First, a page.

The colors, the costumes, the choreography (by Kelly, of course), the music, and the high-definition transfer are all terrific and make "An American in Paris" an attractive proposition in everything but story and character.
The Warners video engineers reproduce the movie's original 1.37.1 (at 1.33.1) Academy-ratio picture using a dual-layer BD50 and a VC-1 video encode. The transfer produces brilliant colors and good high-definition clarity. Warners claim that "'An American in Paris,' originally photographed in Technicolor, is the latest recipient of Warner Bros.' proprietary Ultra-Resolution process, which takes the original Technicolor negatives and carefully combines them to yield a stunning picture with sharpness and depth of field never seen before." I have to admit, the image quality is, indeed, brilliant, with a normal amount of print grain but no spots, scratches, lines, specks, or flecks. The hues are deep, rich, and sparkling, set off by strong black levels. The film looks remarkable, the 1080p high resolution setting it apart even from its already fine SD counterpart.
I suppose because the soundtrack is in a rather limited monaural, Warners chose to reproduce it using lossy Dolby Digital, as they did in their standard-definition transfer the year before, rather than use lossless Dolby TrueHD. As a result, the audio doesn't come up nearly as well as the video. The sound is a little thin at the bottom and a tad edgy at the top, but it displays a smooth, natural midrange. There's a bit of background noise, too, not much, yet noticeable. Although there is a slightly restricted frequency and dynamic response most of the time, they open up in the finale, with fairly good clarity and impact.
WB carry over the extras on this Blu-ray edition from their previously released two-disc Special Edition. Things begin with what the keep case describes as a "Concerto of a Commentary," hosted by Gene Kelly's widow, Patricia Ward Kelly, and featuring the recollections of star Gene Kelly, director Vincent Minnelli, producer Arthur Freed, screenwriter Alan Jay Lerner, music director Johnny Green, composer-songwriter Saul Chaplin, art director Preston Ames, costume designer Irene Sharaff, and new observations by actresses Leslie Caron and Nina Foch. Next, there is an "American Masters Career Profile: Gene Kelly: Anatomy of a Dancer," twenty-three chapters and eighty-four minutes long. And after that, there is a the new documentary "'S Wonderful: The Making of An American in Paris," forty-two minutes and featuring interviews with Leslie Caron and Nina Foch.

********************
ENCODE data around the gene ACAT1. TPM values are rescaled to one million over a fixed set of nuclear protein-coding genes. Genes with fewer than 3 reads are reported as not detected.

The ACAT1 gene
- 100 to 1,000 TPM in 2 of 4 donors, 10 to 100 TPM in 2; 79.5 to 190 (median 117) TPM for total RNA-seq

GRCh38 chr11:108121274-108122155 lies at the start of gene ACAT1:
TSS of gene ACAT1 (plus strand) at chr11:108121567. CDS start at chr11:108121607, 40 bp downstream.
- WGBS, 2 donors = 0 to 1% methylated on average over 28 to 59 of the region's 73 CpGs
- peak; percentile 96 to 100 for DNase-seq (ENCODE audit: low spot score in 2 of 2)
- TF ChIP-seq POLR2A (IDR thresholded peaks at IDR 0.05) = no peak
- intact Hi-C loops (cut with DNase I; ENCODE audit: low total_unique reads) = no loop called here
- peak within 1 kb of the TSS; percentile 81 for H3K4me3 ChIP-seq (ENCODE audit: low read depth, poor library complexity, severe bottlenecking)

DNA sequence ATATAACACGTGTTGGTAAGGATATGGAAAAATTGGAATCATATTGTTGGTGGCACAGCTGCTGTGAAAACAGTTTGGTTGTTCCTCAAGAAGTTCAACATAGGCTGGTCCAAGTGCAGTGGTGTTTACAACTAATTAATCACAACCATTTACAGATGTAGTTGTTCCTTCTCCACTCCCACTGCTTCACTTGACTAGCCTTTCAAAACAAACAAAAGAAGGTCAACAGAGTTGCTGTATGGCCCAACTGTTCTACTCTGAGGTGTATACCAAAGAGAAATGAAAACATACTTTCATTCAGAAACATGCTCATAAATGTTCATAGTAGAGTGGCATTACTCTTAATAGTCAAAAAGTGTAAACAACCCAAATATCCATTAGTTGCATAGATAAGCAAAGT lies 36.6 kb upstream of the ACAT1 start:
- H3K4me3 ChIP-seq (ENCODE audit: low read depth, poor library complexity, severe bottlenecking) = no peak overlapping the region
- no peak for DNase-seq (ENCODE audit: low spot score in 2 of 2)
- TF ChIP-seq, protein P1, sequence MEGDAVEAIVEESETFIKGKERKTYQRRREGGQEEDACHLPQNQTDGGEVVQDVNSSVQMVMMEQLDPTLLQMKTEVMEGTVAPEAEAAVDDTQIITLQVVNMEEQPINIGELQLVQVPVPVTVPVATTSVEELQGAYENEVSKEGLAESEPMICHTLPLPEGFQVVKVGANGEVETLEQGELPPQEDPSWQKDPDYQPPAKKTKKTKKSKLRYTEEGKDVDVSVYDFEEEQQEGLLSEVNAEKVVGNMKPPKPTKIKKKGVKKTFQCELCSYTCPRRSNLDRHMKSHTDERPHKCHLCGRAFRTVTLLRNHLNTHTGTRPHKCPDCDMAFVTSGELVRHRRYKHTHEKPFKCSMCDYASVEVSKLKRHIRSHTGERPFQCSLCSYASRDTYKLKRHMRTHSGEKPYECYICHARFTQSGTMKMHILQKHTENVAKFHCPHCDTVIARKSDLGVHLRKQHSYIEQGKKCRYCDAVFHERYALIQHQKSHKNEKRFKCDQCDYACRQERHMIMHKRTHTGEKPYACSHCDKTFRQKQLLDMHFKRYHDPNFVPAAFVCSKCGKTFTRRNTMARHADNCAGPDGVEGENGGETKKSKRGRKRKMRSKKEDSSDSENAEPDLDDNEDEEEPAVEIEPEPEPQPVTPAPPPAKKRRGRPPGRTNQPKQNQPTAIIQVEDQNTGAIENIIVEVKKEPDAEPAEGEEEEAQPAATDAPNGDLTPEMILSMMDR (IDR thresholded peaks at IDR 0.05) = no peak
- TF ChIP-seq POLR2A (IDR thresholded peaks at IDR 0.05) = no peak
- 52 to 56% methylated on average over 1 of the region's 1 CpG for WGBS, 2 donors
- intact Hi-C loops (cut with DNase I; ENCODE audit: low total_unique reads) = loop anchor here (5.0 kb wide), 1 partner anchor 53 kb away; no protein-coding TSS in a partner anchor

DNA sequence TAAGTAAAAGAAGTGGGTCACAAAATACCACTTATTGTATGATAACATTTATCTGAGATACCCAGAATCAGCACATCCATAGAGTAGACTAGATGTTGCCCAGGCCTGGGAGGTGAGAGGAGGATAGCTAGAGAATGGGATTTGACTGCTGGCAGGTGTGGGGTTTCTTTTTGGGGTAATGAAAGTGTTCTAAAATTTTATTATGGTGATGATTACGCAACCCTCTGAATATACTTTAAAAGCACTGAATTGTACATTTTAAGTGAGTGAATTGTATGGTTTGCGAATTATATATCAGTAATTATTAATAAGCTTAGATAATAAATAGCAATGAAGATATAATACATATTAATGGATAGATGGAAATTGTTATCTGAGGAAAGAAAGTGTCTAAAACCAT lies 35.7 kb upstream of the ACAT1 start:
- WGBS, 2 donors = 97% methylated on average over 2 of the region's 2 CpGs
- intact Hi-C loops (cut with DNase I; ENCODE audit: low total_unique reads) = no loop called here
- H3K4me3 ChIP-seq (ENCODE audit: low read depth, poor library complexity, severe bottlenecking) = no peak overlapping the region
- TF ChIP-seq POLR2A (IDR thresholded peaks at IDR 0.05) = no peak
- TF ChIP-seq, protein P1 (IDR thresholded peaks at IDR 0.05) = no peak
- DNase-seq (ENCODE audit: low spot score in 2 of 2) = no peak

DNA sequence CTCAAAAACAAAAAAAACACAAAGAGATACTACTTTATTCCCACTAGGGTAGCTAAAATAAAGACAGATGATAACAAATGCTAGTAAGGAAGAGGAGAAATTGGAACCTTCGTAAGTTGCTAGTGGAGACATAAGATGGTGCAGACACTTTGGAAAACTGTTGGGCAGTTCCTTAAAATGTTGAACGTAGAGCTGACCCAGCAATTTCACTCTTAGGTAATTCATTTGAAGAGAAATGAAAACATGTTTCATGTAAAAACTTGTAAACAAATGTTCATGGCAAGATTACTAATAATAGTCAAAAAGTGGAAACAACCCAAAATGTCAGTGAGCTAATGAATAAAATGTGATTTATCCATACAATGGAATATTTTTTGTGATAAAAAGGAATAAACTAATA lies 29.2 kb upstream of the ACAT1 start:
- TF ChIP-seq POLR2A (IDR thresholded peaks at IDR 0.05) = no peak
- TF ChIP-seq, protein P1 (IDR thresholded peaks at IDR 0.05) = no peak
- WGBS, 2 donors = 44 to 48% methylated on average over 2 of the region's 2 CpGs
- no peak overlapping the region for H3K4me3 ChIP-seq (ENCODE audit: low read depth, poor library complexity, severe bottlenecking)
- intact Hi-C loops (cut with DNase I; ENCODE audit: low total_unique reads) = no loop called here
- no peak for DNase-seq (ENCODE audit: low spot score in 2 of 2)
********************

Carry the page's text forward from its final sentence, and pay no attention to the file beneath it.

Among the lesser items are a vintage "FitzPatrick Traveltalks" short feature, "Paris on Parade," about eight minutes; a classic Tex Avery cartoon, "Symphony in Slang"; seven audio-only outtakes totaling about fourteen minutes; three radio interviews with Johnny Green, Gene Kelly, and Gene Kelly and Leslie Caron, also about fourteen minutes; and a two-minute song outtake, "Love Walked In," with sound and picture.
The extras conclude with twenty-seven scene selections; a theatrical trailer; English, French, Spanish, German, and Italian spoken languages; French, Spanish, Danish, Dutch, Finnish, German, Italian, Norwegian, Portuguese, and Swedish subtitles; and English captions for the hearing impaired.
Depending on how much you like singing and dancing, "An American in Paris" will either delight you or bore you. I found myself entertained by the music and bored by the rest, so I will be forever grateful for the "Next" button on my remote control. Fortunately, the musical numbers have enough life for two pictures because the romance sits as flat as day-old Coke. Darned good thing Gerwshin and Kelly are so good and the high-definition picture is so vivid.